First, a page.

Surgery for heel spur syndrome?

Dear Alice,

A friend of mine has been diagnosed with heel spur syndrome by his podiatrist. The prognosis is surgery and then recovery for two months. Are there any alternative steps that can be done which will provide the same results? That is relieve the pain other than the usual steps like, orthopedic shoes, sole supports, etc. Thanks.

— Ride 'em cowboy

Dear Ride ‘em cowboy, 

First off, kudos to you for looking out for your friend and their health! However, it’s difficult to answer your question without knowing more about your friend’s condition. For example, how long has your friend been experiencing symptoms? Has he sought a second opinion? Has he tried other treatments? While it’s impossible to hypothesize treatment options for your friend without more information, there are some general recommendations to discuss that might shed some light on the situation. Namely, that the great majority of individuals with heel spurs, plantar fasciitis, and other types of heel pain are able to resolve discomfort without surgery or any other intensive or invasive treatments. In fact, 90 to 95 percent of heel spur patients are able to resolve their pain without surgery. However, it may still be necessary for some cases.  

To start, it can be helpful to talk about what a heel spur is. These bony growths usually form when the ligament that connects the heel bone to the bones in your toes, also known as the plantar fascia, becomes inflamed. This inflammation usually occurs when the ligament is over-stretched from either running, wearing poor-fitting shoes, or being overweight. In turn, the body responds to this added stress by building extra bone around the inflammation, resulting in a heel spur. However, heel spurs aren’t usually the cause of heel pain, as only about half of those with heel spurs feel any pain from them. In most cases, heel pain stems from conditions that result in inflammation of the ligaments in your foot, such as plantar fasciitis. In terms of other treatment options, there are several non-surgical treatments for heel spur syndrome that are usually recommended before surgery is considered. In fact, only about 5 percent of those with heel pain fail to improve with some form of non-surgical treatment. Here are some examples of different non-surgical treatments that your friend can use to help with their heel pain:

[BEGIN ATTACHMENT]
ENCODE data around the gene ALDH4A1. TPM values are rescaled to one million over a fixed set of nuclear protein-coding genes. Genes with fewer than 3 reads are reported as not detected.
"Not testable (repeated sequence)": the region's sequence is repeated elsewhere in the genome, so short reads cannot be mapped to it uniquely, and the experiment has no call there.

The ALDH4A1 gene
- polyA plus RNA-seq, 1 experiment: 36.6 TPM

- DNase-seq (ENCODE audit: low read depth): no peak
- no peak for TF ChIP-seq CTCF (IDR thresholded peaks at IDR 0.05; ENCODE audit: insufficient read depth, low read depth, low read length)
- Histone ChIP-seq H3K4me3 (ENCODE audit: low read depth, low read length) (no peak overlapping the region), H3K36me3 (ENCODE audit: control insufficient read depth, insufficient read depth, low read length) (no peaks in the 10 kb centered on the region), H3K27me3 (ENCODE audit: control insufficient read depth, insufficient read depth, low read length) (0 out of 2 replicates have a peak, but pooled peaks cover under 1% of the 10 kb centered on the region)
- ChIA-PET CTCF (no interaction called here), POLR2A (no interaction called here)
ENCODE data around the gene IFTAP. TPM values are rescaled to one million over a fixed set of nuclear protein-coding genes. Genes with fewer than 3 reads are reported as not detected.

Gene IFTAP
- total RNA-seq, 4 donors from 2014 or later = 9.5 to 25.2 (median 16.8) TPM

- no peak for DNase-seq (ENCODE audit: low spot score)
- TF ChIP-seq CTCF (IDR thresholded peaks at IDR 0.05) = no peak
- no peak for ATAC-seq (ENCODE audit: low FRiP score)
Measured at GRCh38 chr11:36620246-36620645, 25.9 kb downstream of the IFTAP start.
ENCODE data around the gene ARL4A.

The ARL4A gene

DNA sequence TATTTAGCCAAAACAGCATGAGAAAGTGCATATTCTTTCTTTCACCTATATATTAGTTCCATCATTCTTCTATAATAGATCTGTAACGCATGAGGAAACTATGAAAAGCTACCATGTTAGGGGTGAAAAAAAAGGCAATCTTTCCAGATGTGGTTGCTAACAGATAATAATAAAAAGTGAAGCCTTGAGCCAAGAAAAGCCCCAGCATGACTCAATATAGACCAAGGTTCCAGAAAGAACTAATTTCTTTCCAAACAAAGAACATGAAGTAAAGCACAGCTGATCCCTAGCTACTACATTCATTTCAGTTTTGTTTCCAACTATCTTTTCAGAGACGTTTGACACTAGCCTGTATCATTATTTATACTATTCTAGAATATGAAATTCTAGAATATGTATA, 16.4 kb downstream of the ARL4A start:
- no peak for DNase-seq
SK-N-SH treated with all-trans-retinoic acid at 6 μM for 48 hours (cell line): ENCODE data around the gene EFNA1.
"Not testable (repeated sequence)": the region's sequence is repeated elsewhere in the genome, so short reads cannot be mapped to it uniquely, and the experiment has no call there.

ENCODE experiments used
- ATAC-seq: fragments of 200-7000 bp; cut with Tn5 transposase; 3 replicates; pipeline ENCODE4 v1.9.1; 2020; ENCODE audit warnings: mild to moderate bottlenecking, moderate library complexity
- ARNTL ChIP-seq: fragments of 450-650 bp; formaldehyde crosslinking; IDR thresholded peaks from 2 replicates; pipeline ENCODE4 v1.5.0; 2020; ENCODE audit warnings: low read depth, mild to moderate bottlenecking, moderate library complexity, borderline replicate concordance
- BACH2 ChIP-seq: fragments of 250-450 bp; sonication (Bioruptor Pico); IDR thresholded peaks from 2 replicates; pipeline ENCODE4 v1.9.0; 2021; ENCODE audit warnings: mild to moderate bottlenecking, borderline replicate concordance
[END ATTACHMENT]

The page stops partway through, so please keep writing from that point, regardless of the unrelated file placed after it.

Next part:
• Ice: Using an ice pack on the affected area, for 10 to 15 minutes, especially after strenuous or high-impact activity or long periods of standing, may help the pain dissipate. 
  • Stretch: There are several stretches that your friend can utilize to help relax other muscles and tissues near the heel, which can help alleviate symptoms. 
  • Massage: Using your fingers and knuckles to massage the affected area for around one to five minutes at a time can help alleviate pain even promote some mobility. 
  • Foot inserts: As you mention, wearing arch supports, insoles, heel cups, and other supportive footwear can lead to significant improvement of symptoms. If necessary, prescription orthotics, walking aids, or night splints may also be used. 
  • Over-the-counter and prescriptions drugs: Anti-inflammatory drugs may be taken to treat pain associated with heel spurs and plantar fasciitis. However, long-term use of these drugs aren’t recommended as treatment. 

In addition to these home remedies, a health care provider might also recommend corticosteroid injections to reduce any inflammation and pain. Furthermore, they could also recommend extracorporeal shock wave therapy, a treatment that sends shock waves through the foot to help relieve pain. Although this procedure isn’t surgical, along with surgery, it's considered a last resort to resolve heel pain. 

These recommendations may not apply to your friend’s particular condition; however, knowing more about the typical treatment and prognosis for heel spur syndrome can help your friend make an educated decision regarding surgery. Given that your friend has already visited a health care provider, it may be beneficial for them to seek a second opinion. They may be able to see if there are any other underlying causes that may be contributing to your friend’s heel pain or other ways to approach treatment for the heel spur syndrome. 

 Wishing your friend the best of luck! 

Last updated Jul 16, 2021
Originally published Feb 16, 1995

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